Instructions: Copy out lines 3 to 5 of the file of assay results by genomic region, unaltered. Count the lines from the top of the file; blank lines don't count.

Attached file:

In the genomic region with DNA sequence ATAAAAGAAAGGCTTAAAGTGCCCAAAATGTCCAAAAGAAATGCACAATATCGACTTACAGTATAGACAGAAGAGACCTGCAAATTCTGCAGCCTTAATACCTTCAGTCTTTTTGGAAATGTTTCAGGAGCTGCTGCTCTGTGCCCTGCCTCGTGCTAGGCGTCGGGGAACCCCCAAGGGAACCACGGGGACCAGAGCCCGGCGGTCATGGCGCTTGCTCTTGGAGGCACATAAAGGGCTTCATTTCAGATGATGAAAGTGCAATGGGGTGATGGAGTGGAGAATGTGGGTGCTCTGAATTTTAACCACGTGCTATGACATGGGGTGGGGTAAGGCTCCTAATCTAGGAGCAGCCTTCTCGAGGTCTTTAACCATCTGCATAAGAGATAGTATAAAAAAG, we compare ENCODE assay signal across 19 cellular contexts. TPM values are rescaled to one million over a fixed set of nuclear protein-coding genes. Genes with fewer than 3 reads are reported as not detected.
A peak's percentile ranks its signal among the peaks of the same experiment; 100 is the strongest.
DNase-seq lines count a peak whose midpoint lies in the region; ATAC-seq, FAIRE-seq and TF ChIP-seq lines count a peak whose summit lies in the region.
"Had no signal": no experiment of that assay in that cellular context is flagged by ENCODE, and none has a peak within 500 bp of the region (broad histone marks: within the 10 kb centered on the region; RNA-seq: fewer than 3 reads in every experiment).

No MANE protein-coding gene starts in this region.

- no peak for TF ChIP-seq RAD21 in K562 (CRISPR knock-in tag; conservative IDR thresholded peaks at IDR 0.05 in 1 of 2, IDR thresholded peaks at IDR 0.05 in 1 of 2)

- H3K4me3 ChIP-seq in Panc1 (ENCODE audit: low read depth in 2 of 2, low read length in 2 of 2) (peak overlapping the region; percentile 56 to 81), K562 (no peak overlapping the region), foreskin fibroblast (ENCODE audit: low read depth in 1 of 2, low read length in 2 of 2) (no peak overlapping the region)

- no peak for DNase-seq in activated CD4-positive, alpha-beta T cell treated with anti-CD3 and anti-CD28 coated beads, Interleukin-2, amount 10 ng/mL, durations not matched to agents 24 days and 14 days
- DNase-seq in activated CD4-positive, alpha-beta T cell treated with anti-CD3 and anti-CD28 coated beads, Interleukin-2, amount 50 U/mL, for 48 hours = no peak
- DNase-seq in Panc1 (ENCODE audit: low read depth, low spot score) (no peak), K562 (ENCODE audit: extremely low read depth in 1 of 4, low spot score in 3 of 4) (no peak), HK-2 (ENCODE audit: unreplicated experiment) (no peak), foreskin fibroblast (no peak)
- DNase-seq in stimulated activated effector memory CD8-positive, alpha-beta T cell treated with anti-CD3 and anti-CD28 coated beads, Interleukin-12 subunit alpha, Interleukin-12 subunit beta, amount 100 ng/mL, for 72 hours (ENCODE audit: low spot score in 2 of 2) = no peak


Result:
DNase-seq lines count a peak whose midpoint lies in the region; ATAC-seq, FAIRE-seq and TF ChIP-seq lines count a peak whose summit lies in the region.
"Had no signal": no experiment of that assay in that cellular context is flagged by ENCODE, and none has a peak within 500 bp of the region (broad histone marks: within the 10 kb centered on the region; RNA-seq: fewer than 3 reads in every experiment).

No MANE protein-coding gene starts in this region.